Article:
It all started in 2002 when author Robert Michael Pyle turned his radio on to listen to a local station.

What he heard was a Friday night show curated by Krist Novoselic, a founding member of Nirvana, for Coast Community Radio. That evening, Novoselic played a variety of vinyl records.

But one part of the show stood out to Pyle in particular. During his show, Novoselic read a piece from poet Walt Whitman alongside a guitar piece by John Fahey, a well-known slide guitar player.

Pyle was hooked.

The connection

Later, when Pyle and Novoselic met in person, Pyle suggested the two collaborate. Pyle wanted to create something similar to the poetry and guitar combination Novoselic had broadcasted.

“Soon, we had a song about a tsunami and others about a lahar, geology and birds. Those kinds of things,” Novoselic said. “And then it got to a point where we had 11 songs.”

Pyle and Novoselic had created the music for what would later become their album “Butterfly Launches from Spar Pole.”

Ray Prestegard, who Novoselic plays with in the band Giants in the Trees, joined the duo a few years ago. All three are featured on the album.

“Ray can play just about any music under the sun,” Pyle said. “He helped us with writing and coming up with more string parts.”

The album features poems written and curated by Pyle, alongside instrumental songs written by Novoselic. Much of the songs’ instrumental parts are inspired by Fahey, Novoselic said.

“I play finger-style guitar as much as possible,” Novoselic said. “That kind of style of Americana is really abstract.”

In each song, Pyle reads the lyrics while Novoselic and Prestegard play instruments such as guitars, mandolin, violin and piano.

“In other collaborations where poets are working with musicians, the music is often jazz, and in the background,” Pyle said. “That is not the case here at all. These are songs. They’re lyrics, I just recite them instead of sing.”

At times, Pyle shifts from spoken word to harmonica as Novoselic and Prestegard continue playing.

“They let me be a musician in the group, which meant a lot to me, to get to play a little bit of actual music with these fine musicians,” Pyle said.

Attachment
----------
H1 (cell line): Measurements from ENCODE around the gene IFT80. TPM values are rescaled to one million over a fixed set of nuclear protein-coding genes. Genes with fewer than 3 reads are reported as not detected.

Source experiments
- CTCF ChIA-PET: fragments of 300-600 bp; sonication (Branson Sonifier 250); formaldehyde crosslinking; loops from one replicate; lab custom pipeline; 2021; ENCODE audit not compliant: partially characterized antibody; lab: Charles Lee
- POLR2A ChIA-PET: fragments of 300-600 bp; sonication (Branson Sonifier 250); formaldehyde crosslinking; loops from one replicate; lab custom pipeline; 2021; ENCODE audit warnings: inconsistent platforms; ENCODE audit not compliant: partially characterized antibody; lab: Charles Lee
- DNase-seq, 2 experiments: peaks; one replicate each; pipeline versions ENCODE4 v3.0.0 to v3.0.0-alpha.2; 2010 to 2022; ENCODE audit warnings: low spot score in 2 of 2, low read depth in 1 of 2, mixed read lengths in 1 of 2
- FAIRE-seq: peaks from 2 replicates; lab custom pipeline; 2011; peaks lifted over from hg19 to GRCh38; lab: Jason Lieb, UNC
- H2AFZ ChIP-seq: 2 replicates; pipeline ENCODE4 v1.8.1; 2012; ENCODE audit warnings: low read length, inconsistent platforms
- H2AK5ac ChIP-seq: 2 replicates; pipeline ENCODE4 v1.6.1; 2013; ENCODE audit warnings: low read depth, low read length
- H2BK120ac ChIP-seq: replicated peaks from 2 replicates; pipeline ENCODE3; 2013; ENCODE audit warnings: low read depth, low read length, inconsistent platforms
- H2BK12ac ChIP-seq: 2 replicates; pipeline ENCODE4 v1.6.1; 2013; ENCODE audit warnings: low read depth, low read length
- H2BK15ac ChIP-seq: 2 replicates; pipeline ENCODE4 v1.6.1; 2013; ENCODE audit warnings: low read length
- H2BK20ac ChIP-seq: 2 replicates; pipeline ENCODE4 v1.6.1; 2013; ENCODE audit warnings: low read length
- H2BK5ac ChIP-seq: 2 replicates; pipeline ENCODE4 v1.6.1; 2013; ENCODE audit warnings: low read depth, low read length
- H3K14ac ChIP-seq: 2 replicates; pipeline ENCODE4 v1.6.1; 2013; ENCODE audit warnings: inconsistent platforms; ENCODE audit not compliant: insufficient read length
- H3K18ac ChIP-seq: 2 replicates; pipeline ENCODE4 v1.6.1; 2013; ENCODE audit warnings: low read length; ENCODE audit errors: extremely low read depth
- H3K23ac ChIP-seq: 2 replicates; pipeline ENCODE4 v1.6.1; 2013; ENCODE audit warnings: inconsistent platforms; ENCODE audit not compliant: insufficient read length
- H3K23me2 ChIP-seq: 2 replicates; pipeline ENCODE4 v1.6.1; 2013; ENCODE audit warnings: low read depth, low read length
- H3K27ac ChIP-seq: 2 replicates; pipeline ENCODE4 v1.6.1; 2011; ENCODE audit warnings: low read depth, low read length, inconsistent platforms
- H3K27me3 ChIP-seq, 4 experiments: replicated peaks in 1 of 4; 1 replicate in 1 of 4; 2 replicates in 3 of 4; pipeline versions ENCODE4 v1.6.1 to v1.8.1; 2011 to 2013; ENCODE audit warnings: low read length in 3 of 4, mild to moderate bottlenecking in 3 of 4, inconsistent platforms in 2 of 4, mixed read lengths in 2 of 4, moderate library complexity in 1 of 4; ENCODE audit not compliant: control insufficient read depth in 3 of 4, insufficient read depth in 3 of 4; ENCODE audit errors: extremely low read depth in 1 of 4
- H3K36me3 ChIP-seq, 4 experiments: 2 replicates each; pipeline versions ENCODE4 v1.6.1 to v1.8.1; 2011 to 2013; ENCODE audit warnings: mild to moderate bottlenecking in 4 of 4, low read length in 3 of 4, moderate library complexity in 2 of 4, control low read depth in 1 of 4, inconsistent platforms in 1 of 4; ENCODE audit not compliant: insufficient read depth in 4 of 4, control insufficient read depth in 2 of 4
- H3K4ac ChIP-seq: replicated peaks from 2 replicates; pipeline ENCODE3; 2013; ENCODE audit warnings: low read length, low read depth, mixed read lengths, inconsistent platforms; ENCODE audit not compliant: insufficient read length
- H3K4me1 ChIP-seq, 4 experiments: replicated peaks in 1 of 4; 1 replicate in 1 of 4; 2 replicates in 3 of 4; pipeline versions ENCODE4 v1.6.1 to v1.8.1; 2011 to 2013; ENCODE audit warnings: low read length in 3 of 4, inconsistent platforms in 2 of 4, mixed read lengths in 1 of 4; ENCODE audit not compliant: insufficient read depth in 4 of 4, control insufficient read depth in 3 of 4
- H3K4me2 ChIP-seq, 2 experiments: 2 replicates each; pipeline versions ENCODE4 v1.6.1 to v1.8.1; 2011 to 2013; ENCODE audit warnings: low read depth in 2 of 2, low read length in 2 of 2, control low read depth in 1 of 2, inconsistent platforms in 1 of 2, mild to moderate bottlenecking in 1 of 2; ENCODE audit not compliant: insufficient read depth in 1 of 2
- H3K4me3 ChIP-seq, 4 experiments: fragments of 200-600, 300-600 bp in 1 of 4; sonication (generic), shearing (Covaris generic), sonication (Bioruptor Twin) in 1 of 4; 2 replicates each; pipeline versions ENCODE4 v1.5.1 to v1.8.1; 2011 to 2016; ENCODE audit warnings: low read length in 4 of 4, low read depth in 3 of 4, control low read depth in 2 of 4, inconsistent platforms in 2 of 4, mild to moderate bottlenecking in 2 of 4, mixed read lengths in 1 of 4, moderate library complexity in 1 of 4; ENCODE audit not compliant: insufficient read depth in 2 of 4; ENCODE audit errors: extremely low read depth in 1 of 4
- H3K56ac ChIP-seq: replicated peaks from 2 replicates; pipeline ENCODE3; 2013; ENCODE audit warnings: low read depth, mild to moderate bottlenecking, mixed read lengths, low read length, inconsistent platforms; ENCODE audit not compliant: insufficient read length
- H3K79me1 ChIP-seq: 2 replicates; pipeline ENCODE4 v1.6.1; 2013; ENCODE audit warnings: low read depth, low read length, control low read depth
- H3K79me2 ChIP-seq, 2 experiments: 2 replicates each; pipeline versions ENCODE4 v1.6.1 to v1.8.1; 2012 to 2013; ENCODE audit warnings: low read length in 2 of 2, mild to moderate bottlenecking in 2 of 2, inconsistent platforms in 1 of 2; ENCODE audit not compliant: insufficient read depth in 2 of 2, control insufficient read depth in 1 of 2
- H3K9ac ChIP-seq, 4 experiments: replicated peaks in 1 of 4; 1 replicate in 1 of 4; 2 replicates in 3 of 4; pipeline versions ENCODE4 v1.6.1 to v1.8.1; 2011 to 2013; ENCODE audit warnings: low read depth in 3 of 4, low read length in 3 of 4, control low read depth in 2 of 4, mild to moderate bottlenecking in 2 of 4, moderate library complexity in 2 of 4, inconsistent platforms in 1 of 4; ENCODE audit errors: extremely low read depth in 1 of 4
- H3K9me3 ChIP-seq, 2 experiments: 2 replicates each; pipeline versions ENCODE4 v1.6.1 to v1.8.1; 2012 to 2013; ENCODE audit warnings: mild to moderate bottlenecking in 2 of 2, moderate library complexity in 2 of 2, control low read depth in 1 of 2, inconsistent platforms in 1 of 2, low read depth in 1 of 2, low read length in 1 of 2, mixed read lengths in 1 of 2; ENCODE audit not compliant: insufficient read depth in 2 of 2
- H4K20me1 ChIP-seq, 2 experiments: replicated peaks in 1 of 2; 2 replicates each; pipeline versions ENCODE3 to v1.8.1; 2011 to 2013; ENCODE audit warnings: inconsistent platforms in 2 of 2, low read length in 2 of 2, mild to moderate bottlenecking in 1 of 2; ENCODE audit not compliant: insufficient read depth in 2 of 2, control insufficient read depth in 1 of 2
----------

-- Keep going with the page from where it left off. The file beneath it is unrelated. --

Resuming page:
The album was produced by Jack Endino, who Novoselic has known since his Nirvana days, as Endino worked with the band. He’s also worked with groups including Soundgarden and Mudhoney.

“Jack is a legend in music production in Seattle,” Pyle said. “He’s the peak of the profession.”

Musical roots

The album’s lyrics bring with them a sense of urgency as Pyle talks about nature, both local and afar. Inspiration for the lyrics comes from Pyle and Novoselic’s experiences, studies and observations.

“These songs grow out of a deep mutual concern for the future of the place we all share,” Pyle said. “The lyrics come right out of the woods.”

While working on the record, the two often talked about nature. Much of Pyle’s work has focused on conservation and land stewardship. His books also focus a great deal on nature.

“We have to think of ourselves as fundamentally a part of nature,” Pyle said. “A very dangerous idea is the dualistic idea of the separation of humans and nature… Nature is not the other. We’re apart of it.”

Lyrics come from Pyle, with adapted readings of Charles Darwin, John Steinbeck, Ed Ricketts, Robinson Jeffers and Freeman Dyson.

“I very much hope that listeners of the album take away a sense of journey, voyage and exploration,” Pyle said. “Not only to the ends of the earth with Darwin, Steinbeck, and Ricketts but also into their own backyards, meadows, pastures and parks.”

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